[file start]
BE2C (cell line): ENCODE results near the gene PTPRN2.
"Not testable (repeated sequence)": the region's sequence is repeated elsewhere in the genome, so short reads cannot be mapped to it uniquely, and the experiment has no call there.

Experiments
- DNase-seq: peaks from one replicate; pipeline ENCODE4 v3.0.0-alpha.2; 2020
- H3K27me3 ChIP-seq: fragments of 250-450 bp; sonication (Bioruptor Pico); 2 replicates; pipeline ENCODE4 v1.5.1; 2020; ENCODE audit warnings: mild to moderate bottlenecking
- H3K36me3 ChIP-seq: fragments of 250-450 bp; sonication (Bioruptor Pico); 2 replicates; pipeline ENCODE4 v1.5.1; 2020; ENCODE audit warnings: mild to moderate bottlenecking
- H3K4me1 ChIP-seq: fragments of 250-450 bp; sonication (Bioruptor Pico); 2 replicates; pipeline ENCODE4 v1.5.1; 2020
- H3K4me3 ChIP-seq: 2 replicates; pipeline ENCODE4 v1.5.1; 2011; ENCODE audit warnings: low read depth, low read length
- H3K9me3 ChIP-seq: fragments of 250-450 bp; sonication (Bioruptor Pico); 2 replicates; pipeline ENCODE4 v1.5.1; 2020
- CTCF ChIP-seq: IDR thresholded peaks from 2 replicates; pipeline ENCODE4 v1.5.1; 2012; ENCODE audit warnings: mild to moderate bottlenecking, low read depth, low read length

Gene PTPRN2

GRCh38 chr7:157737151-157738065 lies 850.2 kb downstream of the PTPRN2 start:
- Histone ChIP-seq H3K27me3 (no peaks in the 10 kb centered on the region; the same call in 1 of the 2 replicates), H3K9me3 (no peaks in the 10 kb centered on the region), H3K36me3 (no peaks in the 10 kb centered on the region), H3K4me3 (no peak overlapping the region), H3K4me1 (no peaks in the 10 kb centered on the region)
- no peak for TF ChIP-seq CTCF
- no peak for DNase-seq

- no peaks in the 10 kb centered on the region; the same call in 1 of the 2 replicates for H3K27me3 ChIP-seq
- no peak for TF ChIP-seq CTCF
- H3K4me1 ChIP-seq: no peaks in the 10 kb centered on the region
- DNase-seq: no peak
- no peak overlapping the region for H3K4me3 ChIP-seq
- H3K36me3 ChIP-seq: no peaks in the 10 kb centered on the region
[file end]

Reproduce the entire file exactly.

BE2C (cell line): ENCODE results near the gene PTPRN2.
"Not testable (repeated sequence)": the region's sequence is repeated elsewhere in the genome, so short reads cannot be mapped to it uniquely, and the experiment has no call there.

Experiments
- DNase-seq: peaks from one replicate; pipeline ENCODE4 v3.0.0-alpha.2; 2020
- H3K27me3 ChIP-seq: fragments of 250-450 bp; sonication (Bioruptor Pico); 2 replicates; pipeline ENCODE4 v1.5.1; 2020; ENCODE audit warnings: mild to moderate bottlenecking
- H3K36me3 ChIP-seq: fragments of 250-450 bp; sonication (Bioruptor Pico); 2 replicates; pipeline ENCODE4 v1.5.1; 2020; ENCODE audit warnings: mild to moderate bottlenecking
- H3K4me1 ChIP-seq: fragments of 250-450 bp; sonication (Bioruptor Pico); 2 replicates; pipeline ENCODE4 v1.5.1; 2020
- H3K4me3 ChIP-seq: 2 replicates; pipeline ENCODE4 v1.5.1; 2011; ENCODE audit warnings: low read depth, low read length
- H3K9me3 ChIP-seq: fragments of 250-450 bp; sonication (Bioruptor Pico); 2 replicates; pipeline ENCODE4 v1.5.1; 2020
- CTCF ChIP-seq: IDR thresholded peaks from 2 replicates; pipeline ENCODE4 v1.5.1; 2012; ENCODE audit warnings: mild to moderate bottlenecking, low read depth, low read length

Gene PTPRN2

GRCh38 chr7:157737151-157738065 lies 850.2 kb downstream of the PTPRN2 start:
- Histone ChIP-seq H3K27me3 (no peaks in the 10 kb centered on the region; the same call in 1 of the 2 replicates), H3K9me3 (no peaks in the 10 kb centered on the region), H3K36me3 (no peaks in the 10 kb centered on the region), H3K4me3 (no peak overlapping the region), H3K4me1 (no peaks in the 10 kb centered on the region)
- no peak for TF ChIP-seq CTCF
- no peak for DNase-seq

- no peaks in the 10 kb centered on the region; the same call in 1 of the 2 replicates for H3K27me3 ChIP-seq
- no peak for TF ChIP-seq CTCF
- H3K4me1 ChIP-seq: no peaks in the 10 kb centered on the region
- DNase-seq: no peak
- no peak overlapping the region for H3K4me3 ChIP-seq
- H3K36me3 ChIP-seq: no peaks in the 10 kb centered on the region